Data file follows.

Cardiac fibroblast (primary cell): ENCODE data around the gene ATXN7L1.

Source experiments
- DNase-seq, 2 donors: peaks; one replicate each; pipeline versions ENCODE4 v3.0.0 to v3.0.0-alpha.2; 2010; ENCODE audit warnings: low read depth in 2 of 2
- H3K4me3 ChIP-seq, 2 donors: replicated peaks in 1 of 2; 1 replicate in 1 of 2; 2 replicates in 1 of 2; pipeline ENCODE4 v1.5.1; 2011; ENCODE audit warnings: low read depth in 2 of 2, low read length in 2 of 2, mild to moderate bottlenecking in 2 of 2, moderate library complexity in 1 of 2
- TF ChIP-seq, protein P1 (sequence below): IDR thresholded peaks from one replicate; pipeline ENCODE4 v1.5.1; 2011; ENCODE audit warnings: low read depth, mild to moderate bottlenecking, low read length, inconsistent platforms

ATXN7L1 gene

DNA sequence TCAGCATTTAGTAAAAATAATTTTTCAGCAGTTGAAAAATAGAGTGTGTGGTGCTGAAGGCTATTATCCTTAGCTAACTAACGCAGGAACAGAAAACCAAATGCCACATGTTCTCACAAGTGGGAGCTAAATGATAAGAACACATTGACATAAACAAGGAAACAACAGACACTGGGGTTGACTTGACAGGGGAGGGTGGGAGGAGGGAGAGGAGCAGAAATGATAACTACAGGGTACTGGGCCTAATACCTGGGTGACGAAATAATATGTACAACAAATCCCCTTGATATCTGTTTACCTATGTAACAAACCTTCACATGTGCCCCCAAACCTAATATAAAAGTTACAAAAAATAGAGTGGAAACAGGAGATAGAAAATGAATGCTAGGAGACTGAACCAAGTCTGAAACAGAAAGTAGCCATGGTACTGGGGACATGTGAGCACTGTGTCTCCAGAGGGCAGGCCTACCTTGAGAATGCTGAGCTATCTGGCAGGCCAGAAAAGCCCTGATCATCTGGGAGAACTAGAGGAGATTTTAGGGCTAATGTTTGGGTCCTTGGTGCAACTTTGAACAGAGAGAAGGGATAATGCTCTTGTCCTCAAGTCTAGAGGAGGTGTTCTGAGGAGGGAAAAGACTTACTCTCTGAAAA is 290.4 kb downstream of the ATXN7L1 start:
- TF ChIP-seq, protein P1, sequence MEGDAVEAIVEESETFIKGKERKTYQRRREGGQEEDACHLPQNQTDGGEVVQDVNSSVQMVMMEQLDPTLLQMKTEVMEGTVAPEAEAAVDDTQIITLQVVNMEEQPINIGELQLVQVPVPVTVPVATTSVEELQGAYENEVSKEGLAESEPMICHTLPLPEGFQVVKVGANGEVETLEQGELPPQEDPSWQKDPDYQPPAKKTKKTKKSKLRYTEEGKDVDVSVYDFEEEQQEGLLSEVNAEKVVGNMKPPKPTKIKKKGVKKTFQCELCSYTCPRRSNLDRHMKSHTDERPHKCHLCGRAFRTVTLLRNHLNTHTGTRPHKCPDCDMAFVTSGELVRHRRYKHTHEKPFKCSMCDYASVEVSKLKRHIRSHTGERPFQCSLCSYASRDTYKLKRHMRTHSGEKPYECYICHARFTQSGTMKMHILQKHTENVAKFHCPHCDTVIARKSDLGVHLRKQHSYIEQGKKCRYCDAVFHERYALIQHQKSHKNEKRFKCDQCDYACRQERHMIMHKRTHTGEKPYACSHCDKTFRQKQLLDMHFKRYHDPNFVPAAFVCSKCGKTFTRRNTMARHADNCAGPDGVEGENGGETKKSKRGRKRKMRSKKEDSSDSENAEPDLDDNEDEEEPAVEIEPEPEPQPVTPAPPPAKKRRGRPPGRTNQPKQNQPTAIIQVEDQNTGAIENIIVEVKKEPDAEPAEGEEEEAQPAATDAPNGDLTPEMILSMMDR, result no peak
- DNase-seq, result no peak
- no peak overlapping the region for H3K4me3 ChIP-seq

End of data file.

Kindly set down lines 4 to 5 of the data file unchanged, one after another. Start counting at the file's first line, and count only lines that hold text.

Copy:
- H3K4me3 ChIP-seq, 2 donors: replicated peaks in 1 of 2; 1 replicate in 1 of 2; 2 replicates in 1 of 2; pipeline ENCODE4 v1.5.1; 2011; ENCODE audit warnings: low read depth in 2 of 2, low read length in 2 of 2, mild to moderate bottlenecking in 2 of 2, moderate library complexity in 1 of 2
- TF ChIP-seq, protein P1 (sequence below): IDR thresholded peaks from one replicate; pipeline ENCODE4 v1.5.1; 2011; ENCODE audit warnings: low read depth, mild to moderate bottlenecking, low read length, inconsistent platforms